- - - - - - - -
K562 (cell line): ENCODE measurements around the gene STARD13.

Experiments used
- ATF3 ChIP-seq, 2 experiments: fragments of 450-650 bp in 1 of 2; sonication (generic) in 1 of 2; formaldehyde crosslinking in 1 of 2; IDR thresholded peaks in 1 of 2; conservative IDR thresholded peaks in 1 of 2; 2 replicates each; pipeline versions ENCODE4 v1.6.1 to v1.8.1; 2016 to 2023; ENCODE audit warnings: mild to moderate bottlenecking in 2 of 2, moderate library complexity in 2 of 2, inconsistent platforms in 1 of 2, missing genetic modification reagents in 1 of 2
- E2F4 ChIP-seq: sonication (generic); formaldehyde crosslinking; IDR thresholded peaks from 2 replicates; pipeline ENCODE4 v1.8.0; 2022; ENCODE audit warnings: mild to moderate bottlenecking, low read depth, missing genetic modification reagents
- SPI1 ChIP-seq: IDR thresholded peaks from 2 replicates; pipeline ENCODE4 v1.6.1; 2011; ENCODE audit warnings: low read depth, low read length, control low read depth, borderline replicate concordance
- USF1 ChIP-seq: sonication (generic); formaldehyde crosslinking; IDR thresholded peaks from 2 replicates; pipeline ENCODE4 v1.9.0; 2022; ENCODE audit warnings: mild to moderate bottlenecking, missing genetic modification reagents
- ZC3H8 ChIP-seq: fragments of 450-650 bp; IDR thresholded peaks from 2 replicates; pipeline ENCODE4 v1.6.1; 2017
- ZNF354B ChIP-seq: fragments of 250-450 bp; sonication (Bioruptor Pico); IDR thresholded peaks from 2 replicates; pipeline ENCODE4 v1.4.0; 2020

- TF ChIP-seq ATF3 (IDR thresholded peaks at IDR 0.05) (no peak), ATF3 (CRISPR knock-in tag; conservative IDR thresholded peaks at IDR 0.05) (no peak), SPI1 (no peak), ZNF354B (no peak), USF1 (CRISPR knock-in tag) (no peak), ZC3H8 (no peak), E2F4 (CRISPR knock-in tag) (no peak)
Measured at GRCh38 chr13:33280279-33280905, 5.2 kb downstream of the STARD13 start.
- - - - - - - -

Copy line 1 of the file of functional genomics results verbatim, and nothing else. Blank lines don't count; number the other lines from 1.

K562 (cell line): ENCODE measurements around the gene STARD13.